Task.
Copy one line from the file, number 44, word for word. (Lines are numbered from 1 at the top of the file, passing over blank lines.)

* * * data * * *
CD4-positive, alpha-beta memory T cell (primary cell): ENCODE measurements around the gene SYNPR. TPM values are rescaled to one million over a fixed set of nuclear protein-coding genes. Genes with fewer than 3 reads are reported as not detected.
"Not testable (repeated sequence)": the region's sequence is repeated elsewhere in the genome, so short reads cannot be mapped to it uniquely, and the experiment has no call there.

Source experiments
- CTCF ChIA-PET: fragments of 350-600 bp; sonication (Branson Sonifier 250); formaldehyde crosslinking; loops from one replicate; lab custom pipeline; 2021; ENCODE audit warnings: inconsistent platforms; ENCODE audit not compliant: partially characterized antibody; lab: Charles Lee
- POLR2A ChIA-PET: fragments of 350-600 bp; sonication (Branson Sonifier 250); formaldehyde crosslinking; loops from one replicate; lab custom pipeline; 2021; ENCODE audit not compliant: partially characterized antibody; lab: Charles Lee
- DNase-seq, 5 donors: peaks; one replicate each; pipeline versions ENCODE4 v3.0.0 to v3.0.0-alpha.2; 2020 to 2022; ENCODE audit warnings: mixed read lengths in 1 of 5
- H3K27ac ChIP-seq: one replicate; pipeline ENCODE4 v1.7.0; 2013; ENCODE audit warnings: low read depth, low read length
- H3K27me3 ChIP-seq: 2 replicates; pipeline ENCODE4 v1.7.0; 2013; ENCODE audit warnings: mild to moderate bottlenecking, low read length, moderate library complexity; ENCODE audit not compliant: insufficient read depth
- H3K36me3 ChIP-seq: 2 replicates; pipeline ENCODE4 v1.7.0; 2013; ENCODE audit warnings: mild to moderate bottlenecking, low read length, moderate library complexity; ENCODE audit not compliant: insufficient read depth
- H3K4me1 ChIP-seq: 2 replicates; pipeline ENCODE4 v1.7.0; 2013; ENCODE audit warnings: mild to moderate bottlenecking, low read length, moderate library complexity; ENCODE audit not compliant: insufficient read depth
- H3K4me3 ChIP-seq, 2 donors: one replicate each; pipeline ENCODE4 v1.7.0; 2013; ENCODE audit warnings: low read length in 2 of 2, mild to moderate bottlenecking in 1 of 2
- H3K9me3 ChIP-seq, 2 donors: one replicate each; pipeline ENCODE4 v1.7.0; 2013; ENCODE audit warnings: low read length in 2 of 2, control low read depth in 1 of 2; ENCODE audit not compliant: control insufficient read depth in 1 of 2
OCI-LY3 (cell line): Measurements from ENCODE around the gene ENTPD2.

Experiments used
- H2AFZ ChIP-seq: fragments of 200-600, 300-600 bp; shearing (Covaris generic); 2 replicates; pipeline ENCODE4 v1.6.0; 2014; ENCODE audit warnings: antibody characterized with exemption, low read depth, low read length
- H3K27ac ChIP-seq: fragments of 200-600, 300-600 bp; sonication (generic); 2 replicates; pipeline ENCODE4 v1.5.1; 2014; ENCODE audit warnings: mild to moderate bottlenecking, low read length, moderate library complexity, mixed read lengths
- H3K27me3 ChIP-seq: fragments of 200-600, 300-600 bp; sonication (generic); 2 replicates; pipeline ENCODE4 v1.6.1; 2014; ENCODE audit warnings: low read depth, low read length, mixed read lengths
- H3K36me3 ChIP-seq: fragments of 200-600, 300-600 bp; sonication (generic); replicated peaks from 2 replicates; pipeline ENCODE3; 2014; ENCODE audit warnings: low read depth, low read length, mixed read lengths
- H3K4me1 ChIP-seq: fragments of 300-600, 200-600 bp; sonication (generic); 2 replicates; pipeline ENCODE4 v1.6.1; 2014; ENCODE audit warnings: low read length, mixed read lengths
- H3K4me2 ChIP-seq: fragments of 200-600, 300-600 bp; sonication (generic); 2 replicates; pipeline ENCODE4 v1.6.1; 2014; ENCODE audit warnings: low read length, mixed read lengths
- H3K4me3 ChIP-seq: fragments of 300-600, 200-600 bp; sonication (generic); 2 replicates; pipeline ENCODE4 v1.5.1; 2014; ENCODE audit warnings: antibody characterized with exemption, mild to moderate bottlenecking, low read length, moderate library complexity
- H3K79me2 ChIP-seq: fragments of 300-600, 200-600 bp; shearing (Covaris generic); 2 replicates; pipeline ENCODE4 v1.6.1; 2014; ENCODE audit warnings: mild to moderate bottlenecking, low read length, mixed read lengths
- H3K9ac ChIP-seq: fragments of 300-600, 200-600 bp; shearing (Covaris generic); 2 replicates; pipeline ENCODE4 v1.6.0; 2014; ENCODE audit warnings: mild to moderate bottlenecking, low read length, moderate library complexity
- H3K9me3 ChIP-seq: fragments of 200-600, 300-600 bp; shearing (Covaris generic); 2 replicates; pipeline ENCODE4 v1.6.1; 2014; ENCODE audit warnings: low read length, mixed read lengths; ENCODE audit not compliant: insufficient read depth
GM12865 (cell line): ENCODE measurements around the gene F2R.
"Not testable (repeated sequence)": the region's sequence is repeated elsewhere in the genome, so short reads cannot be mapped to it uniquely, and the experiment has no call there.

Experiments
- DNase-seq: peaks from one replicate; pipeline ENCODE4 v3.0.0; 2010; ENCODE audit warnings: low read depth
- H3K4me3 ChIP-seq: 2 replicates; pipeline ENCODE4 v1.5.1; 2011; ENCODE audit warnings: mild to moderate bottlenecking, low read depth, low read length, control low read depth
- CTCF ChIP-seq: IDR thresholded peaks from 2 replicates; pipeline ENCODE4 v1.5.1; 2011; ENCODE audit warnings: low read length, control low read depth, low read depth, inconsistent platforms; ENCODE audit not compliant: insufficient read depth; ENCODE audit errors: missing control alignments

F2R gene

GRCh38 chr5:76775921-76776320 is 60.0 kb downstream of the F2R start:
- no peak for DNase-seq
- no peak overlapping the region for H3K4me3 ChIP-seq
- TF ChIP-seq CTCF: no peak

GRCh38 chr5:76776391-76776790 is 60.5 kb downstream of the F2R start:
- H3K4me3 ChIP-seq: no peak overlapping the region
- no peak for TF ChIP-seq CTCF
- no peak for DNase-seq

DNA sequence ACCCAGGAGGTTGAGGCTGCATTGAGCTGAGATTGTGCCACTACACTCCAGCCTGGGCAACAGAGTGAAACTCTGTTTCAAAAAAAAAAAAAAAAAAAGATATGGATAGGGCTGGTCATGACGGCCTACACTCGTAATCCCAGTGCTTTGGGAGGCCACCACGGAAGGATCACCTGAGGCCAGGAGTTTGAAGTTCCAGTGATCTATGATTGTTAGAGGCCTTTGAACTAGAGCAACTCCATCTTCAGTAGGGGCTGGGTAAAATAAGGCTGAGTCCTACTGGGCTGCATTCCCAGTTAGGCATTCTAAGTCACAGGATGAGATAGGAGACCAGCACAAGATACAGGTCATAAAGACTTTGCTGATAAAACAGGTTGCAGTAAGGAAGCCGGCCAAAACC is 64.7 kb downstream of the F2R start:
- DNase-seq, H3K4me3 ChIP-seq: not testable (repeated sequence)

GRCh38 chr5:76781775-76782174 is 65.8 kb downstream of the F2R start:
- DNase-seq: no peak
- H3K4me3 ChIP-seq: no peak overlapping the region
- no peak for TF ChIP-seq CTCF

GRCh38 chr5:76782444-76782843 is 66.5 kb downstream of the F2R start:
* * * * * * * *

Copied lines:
- H3K4me3 ChIP-seq: no peak overlapping the region